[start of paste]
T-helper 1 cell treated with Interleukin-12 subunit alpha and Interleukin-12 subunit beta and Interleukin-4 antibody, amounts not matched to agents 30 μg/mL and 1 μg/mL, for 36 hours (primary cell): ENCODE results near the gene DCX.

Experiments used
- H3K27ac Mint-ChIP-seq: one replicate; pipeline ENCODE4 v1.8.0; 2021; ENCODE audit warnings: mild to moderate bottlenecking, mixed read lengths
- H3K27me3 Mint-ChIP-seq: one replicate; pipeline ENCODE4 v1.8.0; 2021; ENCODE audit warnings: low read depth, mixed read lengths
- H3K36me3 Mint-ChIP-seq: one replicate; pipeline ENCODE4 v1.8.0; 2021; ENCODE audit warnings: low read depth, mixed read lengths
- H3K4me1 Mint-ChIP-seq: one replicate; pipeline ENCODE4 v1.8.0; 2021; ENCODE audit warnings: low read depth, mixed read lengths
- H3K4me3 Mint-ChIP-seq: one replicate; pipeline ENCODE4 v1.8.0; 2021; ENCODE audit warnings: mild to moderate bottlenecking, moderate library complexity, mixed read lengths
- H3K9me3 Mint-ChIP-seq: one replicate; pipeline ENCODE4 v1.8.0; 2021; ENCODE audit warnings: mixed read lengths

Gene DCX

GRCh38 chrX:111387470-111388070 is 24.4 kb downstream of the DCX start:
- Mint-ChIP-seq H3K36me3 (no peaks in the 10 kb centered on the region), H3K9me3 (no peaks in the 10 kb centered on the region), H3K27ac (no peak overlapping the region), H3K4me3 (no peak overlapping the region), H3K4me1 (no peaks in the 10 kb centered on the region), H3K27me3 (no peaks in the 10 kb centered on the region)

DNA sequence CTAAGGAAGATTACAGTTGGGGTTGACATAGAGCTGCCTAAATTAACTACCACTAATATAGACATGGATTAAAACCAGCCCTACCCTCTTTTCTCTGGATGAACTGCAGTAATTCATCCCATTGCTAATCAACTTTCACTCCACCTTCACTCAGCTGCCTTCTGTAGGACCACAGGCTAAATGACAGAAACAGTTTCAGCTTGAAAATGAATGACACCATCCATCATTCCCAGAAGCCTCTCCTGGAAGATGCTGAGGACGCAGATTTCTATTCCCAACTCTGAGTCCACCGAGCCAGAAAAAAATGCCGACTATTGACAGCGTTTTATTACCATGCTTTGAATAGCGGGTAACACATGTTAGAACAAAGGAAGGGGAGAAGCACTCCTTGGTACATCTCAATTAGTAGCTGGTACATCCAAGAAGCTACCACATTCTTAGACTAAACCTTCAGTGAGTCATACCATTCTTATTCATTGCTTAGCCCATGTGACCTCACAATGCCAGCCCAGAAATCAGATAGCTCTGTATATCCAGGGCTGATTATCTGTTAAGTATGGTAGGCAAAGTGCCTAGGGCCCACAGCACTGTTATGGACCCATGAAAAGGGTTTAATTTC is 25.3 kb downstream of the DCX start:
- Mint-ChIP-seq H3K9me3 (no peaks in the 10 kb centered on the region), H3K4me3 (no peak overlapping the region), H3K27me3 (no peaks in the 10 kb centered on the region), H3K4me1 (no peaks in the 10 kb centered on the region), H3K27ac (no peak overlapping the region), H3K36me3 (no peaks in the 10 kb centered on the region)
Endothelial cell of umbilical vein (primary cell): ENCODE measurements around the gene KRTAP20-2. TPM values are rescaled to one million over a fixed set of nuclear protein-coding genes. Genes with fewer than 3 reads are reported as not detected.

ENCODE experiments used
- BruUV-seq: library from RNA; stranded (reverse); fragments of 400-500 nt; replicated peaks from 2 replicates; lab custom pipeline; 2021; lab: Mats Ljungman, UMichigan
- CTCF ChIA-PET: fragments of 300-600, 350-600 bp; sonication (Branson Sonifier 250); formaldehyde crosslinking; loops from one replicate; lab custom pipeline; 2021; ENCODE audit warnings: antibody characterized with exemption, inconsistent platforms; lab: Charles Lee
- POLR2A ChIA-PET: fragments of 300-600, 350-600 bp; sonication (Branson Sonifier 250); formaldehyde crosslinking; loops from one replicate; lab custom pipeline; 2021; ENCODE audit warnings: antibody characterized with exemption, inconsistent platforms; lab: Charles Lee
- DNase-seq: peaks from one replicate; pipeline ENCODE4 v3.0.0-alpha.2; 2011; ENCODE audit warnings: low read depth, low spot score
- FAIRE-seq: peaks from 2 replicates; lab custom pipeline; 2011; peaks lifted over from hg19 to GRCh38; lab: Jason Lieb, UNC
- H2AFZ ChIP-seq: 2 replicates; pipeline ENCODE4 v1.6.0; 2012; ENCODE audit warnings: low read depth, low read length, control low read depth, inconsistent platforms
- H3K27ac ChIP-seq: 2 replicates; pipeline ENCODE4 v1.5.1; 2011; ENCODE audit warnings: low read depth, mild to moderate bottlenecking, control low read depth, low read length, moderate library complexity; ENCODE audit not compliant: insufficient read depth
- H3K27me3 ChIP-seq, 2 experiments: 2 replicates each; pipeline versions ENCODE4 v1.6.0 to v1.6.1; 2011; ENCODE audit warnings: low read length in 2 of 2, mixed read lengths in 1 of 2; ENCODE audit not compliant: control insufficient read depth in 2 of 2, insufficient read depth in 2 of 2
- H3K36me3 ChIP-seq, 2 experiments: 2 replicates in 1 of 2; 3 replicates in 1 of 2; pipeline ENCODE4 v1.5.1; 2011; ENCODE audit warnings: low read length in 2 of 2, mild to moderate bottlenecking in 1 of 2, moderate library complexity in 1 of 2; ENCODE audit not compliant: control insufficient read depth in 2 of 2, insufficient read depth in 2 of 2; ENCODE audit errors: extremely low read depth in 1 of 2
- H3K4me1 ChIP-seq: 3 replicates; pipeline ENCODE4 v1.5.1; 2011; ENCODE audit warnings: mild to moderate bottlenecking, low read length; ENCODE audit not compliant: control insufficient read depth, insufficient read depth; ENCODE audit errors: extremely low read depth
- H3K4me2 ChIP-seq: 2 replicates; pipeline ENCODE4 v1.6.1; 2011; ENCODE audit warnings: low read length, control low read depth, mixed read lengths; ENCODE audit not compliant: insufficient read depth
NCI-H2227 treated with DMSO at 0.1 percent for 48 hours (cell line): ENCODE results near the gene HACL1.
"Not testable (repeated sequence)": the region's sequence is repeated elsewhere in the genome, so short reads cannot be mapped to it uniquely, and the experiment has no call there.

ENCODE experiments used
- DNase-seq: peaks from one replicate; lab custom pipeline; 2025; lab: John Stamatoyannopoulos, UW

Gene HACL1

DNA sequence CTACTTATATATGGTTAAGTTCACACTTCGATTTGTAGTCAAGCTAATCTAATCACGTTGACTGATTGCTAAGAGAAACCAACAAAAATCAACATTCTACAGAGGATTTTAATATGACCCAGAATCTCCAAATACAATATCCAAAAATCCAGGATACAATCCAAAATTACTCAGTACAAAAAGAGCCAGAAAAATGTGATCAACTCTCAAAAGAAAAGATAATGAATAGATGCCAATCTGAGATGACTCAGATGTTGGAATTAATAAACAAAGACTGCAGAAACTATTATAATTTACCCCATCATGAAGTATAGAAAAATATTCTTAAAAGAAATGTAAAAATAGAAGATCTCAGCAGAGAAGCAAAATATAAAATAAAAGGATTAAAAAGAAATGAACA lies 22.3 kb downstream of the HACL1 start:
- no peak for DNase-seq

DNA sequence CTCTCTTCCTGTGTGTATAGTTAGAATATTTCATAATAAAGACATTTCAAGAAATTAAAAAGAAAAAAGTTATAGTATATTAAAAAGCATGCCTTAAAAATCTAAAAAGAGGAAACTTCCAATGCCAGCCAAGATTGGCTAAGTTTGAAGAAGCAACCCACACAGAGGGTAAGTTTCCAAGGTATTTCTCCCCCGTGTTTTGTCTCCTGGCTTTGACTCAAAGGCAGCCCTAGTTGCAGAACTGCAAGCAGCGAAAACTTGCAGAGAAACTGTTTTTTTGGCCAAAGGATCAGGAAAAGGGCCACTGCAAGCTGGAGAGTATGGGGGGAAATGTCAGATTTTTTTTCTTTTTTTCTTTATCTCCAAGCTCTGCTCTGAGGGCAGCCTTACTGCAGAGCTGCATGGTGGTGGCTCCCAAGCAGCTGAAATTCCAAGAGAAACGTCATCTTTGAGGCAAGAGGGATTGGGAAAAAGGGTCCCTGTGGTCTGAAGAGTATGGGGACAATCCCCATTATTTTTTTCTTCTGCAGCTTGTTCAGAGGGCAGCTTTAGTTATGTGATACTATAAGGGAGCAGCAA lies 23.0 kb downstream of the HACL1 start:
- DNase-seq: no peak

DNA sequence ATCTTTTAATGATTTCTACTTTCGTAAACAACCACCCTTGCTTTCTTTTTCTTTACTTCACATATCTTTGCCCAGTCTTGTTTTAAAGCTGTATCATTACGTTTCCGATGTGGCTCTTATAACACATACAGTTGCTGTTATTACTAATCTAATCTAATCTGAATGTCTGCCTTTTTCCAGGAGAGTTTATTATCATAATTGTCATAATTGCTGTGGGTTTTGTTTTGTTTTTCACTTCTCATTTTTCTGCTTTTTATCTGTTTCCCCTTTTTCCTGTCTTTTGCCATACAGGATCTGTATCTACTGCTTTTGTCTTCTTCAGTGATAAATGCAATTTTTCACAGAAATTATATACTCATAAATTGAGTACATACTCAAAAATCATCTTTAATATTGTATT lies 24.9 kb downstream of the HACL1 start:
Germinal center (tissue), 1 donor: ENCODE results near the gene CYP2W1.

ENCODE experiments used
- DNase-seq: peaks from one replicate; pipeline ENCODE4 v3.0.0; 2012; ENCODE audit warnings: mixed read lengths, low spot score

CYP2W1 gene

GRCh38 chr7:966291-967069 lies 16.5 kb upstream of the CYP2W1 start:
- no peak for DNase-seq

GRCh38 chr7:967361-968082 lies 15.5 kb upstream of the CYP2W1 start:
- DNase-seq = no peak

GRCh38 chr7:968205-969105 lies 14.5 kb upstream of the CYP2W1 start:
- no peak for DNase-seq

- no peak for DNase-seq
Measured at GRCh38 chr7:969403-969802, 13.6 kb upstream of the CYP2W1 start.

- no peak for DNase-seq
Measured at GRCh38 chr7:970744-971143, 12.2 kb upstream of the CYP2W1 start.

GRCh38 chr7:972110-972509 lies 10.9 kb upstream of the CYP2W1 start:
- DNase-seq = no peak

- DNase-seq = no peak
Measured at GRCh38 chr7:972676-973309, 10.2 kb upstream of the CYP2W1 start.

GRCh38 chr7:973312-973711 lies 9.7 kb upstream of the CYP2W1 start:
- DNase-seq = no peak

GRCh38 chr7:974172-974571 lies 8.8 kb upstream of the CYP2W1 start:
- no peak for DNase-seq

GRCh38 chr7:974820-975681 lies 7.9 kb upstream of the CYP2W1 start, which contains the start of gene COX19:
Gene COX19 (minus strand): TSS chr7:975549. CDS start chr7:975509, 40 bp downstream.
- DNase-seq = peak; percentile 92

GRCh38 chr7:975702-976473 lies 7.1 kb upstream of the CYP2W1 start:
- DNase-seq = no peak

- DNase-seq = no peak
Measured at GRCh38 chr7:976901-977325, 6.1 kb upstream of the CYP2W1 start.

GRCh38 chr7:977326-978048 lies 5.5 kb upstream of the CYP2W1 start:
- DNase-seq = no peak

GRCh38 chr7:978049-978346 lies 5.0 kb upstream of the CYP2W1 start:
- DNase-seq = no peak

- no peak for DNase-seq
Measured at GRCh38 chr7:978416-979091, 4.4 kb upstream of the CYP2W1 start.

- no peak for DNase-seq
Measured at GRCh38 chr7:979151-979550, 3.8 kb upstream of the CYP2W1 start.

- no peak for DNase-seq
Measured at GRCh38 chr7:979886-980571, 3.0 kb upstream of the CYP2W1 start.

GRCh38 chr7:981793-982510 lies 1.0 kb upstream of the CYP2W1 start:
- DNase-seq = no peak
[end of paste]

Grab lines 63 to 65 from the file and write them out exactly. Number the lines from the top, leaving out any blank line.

- DNase-seq = no peak

- DNase-seq = no peak
Measured at GRCh38 chr7:976901-977325, 6.1 kb upstream of the CYP2W1 start.